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If you’re looking for a better strategy for selling your products or services that will increase your revenue and shorten your sales cycles, then look no further. In this article, we aim to explain to you what consultative selling is, and why it’s a better sales strategy than product-based or transactional selling.
But before we get into it, let’s take a quick look at what exactly consultative selling is, and why you should add it into your business strategy.
What is Consultative Selling?
Consultative selling is a philosophical sales strategy that is based on building a relationship with your customers, rather than just pitching to them.
Richardson Sales Performance defines consultative selling as, “a sales approach that prioritizes relationships and open dialogue to identify and provide solutions to a customer’s needs. It is hyper-focused on the customer, rather than the product being sold. This technique helps sales professionals better understand the challenges faced by customers so they can position their solutions in a more compelling and effective way.”
When you take a minute to stop pitching and start listening, you are better prepared to assist your clients in the things they need, often being able to predict their pain points before they get around to mentioning them. Asking open-ended questions allows your customers to identify their own pain points and needs, thus leading to a quicker sales cycle. Listening to your customers can give you a holistic approach to selling that has its basis in customizing your products to fit your client’s needs, rather than just selling them a whole suite of products they may not need, which will make them less likely to re-subscribe.
Why Use Consultative Selling Over Product-Based Selling ?
Before we can explain why using consultative selling is better than product-based selling, we have to first define and differentiate the two.
As stated earlier, consultative selling is a sales strategy that focuses on the who, while product-based selling focuses on the what. What we mean by that is someone whose sales strategy includes consultative selling will spend their time getting to know their clients and the ins and outs of their business. Their focus is the relationship that can be built with their customers and customizing a product or service to fit their needs. Consultative sellers focus on talking about the prospect, rather than the product. Their approach is “all about the prospect,” they ask questions to determine whether the prospect actually needs the product, and they’re focused on finding prospects that fit their ideal buyer persona. They try to sell their prospect the next step in the selling process, their pitches tend to revolve around asking probing questions, and when faced with objections, they opt to redirect, rather than overcome. They listen much and speak less.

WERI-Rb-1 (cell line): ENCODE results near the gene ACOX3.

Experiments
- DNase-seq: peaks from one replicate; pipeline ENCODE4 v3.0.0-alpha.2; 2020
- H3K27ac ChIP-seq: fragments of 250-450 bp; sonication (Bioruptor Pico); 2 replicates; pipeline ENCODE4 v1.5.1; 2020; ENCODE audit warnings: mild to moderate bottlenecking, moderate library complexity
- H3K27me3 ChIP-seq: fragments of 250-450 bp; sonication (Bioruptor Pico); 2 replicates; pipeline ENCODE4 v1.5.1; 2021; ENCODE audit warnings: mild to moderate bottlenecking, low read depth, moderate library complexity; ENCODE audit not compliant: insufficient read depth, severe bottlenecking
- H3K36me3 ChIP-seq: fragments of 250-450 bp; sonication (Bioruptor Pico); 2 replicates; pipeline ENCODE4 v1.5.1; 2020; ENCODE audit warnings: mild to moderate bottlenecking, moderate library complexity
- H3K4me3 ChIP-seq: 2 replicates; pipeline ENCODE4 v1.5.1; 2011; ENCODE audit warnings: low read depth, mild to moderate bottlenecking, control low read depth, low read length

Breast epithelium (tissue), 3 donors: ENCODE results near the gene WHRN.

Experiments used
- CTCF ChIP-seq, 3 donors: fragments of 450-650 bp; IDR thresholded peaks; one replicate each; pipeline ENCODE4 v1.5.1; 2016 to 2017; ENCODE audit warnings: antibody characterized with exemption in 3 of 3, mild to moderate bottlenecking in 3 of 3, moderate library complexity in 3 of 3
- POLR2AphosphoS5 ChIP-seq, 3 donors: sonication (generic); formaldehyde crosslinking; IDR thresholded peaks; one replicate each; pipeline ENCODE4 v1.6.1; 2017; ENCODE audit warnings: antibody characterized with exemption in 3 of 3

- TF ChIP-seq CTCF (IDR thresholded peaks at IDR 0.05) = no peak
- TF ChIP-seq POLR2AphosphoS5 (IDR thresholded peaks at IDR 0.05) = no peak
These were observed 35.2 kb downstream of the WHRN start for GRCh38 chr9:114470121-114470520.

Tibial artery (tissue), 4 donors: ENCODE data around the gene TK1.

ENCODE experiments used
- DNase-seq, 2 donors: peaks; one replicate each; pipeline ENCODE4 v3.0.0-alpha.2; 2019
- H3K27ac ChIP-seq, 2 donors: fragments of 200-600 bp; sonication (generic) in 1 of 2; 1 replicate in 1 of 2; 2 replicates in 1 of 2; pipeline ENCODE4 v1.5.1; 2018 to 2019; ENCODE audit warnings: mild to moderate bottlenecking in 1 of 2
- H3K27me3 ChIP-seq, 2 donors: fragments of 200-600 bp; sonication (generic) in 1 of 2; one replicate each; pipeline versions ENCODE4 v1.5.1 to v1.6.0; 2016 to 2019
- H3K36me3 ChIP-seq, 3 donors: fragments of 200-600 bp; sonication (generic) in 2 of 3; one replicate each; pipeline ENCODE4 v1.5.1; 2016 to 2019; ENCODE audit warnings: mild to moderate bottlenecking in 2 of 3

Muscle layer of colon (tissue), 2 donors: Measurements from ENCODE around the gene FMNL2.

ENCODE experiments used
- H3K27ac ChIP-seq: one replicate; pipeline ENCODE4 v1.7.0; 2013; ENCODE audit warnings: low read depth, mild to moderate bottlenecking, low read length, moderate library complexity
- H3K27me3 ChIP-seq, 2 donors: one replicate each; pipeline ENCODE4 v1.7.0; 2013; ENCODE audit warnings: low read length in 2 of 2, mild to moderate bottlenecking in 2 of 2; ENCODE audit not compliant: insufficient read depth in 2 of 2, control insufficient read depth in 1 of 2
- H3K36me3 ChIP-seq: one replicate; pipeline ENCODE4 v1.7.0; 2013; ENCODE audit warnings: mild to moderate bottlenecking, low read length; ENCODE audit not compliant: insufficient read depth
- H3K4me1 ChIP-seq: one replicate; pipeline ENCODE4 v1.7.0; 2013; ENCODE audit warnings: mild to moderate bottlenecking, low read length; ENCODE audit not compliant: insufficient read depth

Product-based selling, on the other hand, is solely focused on selling a product or service. They’re not trying to customize to a client’s needs, and they’re not interested in doing anything other than pitching their products. Product-based sellers talk about the product, not the prospect. They use an “all about me” approach to selling their product. They tend to assume that every potential client needs their service or product, and thus try to sell it to everyone. Product-based sellers focus on selling the whole product at every stage in the sales process, and their pitches tend to be centered around descriptions and explanations. When faced with objections, they try to overcome them. They speak much and listen little.
So which sales strategy is better? Well, while product-based selling may get initial sales, they’re not very likely to stick. When a seller creates a relationship with a customer through consultative selling, it creates greater customer loyalty in that a client is less likely to leave for a competitor. If they feel all of their needs are being met with your product, and that they’re being listened to, heard, and supported by their advisor, they have no reason to search elsewhere for a product or service.
In short, consultative selling is a spirit of service. They have the client’s best interest in mind. Consultative sellers ask clients, “What can I do for you?” Product-based selling is done in the spirit of getting. They have their own self-interest in mind. Product-based sellers ask their clients, “What can I get you to buy from me?”